Sunday, May 1, 2011

Milk Update

I'm amazed by the differences with breast feeding this time around. With LL, I had horrible problems getting him to latch for the first 3 weeks or so -- a combination of my nipples being completely inverted and LL being rather lazy. During LL's early days, I saw no less than FOUR lactation consultants, all of whom said, "I'm sure that your nipples aren't truly inverted; it's very rare." And then they examined me and said, "Wow, yours really are! Um... not sure what to do next...." None of the first three LCs were any help at all, and then I struggled alone at home for a while, during which time LL barely gained any weight. S finally convinced me to go see another LC, and she was wonderful and helped us to pull through. By the time LL was one month old, we'd worked through the problems and breast feeding was great.

Kermit has been a completely different story. With LL, getting him to latch was unbelievably frustrating, and it required three hands, which meant that S had to actively participate in every single feeding for the first several weeks. But, I never had any pain. None. With Kermit, he latched on immediately, every single time. And I was so thrilled that I didn't have to fight so hard for a latch, and I could do it without S's help, that I didn't really pay attention to whether he had a good latch. By Day 5, it became clear that he was mangling me a bit when he ate, and by the end of the first week, I was in a lot of pain. This time around, though, I knew what to do -- we immediately called the LC who was actually helpful the last time, and once again, she was sympathetic, and she made it clear that she was considering both my interests and Kermit's interests, rather than ignoring me and just focusing on the baby.

Everyone told me that breast feeding my second child would be a lot easier than it was the first time around. And indeed, it has been a lot easier. Still, it hasn't been easy, and I hadn't really thought about that distinction before. There has still been a lot of frustration, and a lot of physical pain, which is something that I didn't see coming, since it hadn't happened at all with LL.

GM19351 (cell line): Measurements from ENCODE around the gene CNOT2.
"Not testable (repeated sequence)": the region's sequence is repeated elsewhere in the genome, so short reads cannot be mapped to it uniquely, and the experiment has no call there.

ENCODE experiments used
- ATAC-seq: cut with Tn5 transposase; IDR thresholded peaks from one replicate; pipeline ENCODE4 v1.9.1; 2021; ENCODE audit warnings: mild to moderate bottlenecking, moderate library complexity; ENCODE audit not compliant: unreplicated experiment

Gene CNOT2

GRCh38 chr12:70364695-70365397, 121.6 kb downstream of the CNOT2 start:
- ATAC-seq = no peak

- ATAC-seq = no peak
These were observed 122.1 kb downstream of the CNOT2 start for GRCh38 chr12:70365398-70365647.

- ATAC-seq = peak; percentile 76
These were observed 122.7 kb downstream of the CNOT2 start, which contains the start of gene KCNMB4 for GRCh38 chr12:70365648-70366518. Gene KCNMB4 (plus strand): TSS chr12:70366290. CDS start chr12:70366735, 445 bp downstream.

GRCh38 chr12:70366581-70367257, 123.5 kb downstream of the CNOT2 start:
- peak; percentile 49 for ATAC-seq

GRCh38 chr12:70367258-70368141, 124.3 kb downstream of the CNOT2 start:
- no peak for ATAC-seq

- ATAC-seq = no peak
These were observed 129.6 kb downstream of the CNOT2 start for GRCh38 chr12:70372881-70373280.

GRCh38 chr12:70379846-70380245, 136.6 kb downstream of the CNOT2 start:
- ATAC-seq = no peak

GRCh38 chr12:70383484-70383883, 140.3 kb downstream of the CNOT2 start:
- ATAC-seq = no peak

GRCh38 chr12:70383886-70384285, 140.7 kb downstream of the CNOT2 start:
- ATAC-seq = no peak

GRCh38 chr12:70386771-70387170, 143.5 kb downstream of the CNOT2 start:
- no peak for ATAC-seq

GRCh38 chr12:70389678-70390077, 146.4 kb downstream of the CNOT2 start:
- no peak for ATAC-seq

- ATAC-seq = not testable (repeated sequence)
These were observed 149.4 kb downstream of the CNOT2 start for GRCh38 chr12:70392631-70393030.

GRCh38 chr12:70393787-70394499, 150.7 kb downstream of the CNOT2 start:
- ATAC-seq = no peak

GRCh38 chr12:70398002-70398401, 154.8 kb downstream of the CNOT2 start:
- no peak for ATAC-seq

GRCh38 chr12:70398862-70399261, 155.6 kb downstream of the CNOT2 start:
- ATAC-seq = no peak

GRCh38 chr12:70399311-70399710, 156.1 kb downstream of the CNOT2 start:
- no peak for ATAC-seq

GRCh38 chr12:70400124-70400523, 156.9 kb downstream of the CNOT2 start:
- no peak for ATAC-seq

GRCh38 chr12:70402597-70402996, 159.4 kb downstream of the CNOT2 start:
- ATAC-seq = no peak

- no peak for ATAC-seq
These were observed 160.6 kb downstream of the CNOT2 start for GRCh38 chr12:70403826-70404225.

It turns out that Kermit did a lot of damage to my right breast in particular during those first two weeks or so. The LC told me that I needed to rest it for 2-3 days, pumping that side while feeding Kermit just on the left. She assured me that my milk supply was sufficient that he'd get plenty of food from just that one side, but by the second day of that plan, it was clear that she was wrong -- Kermit was ending each meal by screaming his little head off because he was still hungry, and once I clued into that, I started topping him off with a bottle of the milk that I'd pumped from the other side. In the mean time, he had so continuously and vigorously nursed exclusively on the left for those three days that he managed to damage that breast as well. So by the end of the third day, my right side had healed a bit (but not completely) and my left side was now sore as well. I went back to nursing on both sides, hoping to let my left side rest a bit, and the very next day Kermit got inexplicably frustrated at the beginning of one meal and bit down, hard, on my newly healed right breast, re-damaging it to the point of being even worse than it had been before the three days off.

We went back to the LC at that point, who offered a few more suggestions, and things have improved since then. My left breast got better quickly, but I continued to have a fair amount of pain on the right side during each feeding, and the damage to that breast was still visible, for a full two months.